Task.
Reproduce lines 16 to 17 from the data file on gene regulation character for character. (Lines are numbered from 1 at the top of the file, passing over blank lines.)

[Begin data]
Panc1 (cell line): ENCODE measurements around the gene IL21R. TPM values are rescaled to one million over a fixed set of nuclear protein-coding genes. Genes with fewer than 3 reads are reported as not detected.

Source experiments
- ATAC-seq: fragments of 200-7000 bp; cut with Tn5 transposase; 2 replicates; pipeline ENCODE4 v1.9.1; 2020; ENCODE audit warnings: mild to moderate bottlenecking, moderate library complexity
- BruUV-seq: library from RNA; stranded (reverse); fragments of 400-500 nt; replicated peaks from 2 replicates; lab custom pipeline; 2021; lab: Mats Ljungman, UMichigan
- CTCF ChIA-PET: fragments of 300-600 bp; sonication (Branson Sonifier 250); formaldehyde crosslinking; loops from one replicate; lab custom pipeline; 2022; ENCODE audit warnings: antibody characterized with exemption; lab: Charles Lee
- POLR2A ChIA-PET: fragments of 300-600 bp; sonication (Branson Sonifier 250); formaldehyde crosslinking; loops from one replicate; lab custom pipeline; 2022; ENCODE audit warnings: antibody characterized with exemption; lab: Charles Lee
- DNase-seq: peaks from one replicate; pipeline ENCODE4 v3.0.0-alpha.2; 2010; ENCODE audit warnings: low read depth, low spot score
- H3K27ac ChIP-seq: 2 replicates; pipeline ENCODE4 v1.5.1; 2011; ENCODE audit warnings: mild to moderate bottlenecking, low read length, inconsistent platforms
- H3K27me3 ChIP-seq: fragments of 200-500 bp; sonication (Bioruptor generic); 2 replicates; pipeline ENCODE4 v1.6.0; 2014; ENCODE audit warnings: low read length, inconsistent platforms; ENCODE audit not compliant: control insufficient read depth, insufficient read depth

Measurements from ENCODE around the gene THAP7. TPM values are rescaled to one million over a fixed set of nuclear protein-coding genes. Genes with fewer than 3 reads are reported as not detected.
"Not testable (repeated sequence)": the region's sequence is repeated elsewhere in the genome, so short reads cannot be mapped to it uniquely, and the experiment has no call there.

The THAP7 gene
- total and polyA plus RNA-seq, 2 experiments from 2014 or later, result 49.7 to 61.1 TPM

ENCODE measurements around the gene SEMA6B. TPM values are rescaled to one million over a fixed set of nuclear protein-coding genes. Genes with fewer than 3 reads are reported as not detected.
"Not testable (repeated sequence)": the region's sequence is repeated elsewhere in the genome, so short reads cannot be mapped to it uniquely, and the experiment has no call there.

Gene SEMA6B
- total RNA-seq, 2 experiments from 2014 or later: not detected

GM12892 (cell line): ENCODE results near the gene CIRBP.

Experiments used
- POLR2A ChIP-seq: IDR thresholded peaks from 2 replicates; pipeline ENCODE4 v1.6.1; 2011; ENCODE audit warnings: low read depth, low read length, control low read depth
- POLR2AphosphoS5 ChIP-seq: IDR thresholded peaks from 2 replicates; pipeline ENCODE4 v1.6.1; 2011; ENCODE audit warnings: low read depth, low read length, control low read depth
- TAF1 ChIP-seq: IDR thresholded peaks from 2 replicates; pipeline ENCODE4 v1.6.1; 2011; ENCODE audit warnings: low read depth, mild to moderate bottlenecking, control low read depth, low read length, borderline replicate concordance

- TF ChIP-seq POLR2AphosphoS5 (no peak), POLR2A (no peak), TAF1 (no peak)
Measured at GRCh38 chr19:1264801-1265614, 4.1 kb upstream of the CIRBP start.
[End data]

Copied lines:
Gene SEMA6B
- total RNA-seq, 2 experiments from 2014 or later: not detected